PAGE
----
Applicants will deal with seemingly endless questions during the immigration process. However, there are many that come up all the time and can be considered and answered easily.
Here are the top ten frequently asked immigration questions
1. How long must I be a permanent resident to qualify for naturalization?
As a general rule you must be a permanent resident for five years to qualify for the naturalization process. However, you may be able to expedite this process if you are married to and have been living with the same US citizen for three years.
2. Can I apply early?
Yes, but at your own risk. If they deny your application, you’ll have to pay the fee again. Also, the three year marriage rule is usually non-negotiable, so it may be fruitless in that instance.
3. If I get a visa, am I automatically granted into the United States?
Unfortunately, no! The immigration officer at customs makes the final decision whether to let you in or not. If you fulfilled all the requirements and don’t cause a disturbance at the port of entry, though, you should be fine.
4. I came here illegally. What are my options?
Unless you’re qualifying for refugee or asylum status, you may be out of luck. If you get married you can apply to stay, but if the government thinks the marriage is a sham, you can both be in major trouble! If you have been in the country for less than 12 months, you can go to your home country and apply for citizenship in two years.
5. The filing fee is expensive, what can I do?
If you can prove you have an ability to pay, you can get a waiver of the filing fee. You must prove , with documentation, that you have no means to pay the fee.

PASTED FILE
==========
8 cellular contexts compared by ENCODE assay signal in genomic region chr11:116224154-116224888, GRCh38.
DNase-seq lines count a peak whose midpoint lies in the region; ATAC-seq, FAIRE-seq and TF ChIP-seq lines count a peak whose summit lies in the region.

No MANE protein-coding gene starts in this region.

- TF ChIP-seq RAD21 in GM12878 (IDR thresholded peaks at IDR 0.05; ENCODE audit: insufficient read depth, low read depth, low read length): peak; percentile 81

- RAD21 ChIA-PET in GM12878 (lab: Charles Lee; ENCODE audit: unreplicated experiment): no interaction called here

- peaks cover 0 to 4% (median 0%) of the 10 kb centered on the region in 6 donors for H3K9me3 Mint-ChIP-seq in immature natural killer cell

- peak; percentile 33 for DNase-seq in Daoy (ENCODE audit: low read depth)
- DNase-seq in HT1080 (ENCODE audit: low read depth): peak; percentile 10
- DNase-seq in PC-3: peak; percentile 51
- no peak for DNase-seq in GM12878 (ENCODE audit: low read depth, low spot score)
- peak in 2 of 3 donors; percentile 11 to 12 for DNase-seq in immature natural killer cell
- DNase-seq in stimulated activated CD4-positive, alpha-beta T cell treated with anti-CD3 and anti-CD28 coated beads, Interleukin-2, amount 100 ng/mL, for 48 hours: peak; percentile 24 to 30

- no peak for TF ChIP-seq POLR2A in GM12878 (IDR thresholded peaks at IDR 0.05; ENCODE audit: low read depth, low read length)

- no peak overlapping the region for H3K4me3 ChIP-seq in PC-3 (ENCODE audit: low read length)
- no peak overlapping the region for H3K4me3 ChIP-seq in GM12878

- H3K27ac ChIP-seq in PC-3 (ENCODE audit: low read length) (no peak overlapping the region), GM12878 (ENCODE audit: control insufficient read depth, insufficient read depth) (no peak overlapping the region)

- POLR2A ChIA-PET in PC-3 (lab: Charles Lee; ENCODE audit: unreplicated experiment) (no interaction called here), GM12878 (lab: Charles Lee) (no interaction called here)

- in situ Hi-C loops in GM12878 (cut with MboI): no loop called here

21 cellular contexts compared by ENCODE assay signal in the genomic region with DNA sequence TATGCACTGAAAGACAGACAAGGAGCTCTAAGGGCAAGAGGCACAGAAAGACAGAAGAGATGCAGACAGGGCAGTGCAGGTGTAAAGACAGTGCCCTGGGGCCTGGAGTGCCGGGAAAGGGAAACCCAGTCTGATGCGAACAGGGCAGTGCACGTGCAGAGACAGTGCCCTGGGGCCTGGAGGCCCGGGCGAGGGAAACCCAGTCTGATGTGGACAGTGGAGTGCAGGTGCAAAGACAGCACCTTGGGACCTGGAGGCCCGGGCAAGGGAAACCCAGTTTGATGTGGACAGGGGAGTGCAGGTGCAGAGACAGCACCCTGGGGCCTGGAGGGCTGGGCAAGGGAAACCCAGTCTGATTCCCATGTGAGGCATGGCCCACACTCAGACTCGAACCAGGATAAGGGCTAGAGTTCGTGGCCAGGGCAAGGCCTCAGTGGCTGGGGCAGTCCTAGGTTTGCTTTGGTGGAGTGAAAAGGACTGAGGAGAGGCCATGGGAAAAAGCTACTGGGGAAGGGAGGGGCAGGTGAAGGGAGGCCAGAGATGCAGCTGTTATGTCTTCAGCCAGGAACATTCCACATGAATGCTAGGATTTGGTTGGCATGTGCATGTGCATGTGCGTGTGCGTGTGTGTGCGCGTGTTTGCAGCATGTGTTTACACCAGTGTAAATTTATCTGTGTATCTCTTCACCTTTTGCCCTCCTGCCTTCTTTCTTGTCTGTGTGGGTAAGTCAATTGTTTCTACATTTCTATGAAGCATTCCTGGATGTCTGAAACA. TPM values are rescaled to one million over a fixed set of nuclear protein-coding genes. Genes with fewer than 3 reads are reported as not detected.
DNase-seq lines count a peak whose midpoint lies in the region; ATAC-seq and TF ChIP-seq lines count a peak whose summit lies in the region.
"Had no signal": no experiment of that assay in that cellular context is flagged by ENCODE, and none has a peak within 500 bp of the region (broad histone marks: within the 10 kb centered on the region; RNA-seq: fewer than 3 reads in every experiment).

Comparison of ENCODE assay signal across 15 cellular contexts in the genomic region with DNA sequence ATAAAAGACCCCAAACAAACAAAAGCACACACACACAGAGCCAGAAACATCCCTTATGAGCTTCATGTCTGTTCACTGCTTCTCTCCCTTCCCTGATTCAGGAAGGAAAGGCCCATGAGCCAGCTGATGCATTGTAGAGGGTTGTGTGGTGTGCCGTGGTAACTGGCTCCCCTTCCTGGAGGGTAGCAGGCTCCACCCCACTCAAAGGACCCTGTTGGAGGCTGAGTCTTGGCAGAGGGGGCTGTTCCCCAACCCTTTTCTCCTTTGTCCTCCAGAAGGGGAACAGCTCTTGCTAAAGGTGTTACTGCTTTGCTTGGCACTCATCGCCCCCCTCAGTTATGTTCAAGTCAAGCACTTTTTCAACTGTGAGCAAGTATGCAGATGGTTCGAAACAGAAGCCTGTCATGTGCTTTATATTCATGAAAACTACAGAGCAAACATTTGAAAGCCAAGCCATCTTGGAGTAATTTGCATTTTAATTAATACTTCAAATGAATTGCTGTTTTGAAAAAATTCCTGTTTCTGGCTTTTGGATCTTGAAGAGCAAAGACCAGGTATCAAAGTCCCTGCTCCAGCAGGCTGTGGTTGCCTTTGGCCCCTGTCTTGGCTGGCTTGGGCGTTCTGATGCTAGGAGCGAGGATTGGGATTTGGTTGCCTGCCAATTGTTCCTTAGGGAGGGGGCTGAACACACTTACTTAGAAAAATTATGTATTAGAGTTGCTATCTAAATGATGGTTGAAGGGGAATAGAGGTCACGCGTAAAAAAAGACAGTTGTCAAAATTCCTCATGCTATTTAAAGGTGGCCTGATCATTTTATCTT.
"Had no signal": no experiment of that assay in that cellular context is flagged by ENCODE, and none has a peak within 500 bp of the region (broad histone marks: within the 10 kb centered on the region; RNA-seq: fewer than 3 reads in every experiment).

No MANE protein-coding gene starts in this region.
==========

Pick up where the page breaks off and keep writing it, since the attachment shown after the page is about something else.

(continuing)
6. Should I get a lawyer?
As a general rule, it’s a good idea. You can fill out paperwork by yourself, but an immigration lawyer will know various rules and processes you otherwise would not.
7. Do I have to be 18 to naturalize?
If you are under 18, you may still be able to naturalize. If at least one parent is a United States citizen and you are a permanent resident, then you should qualify for the process.
8. How hard is the naturalization test?
As long as you study hard you shouldn’t have a problem. If you fail the test the first time, don’t panic! You have a second shot at it, usually scheduled 60-90 days after the first test.
9. Do you really get grilled at a marriage interview?
It totally depends on the interviewer. These workers are usually very busy and need to get you in and out as soon as possible. This means they will be short and to the point. They are accustomed to picking out scams, though, so you may get grilled if your story seems fishy.
10. How many people come to the United States each year?
Estimates in 2006 put the number of immigrants coming into the country around 1.8 million. This included an estimated 500,000 illegals and over 300,000 temporary workers.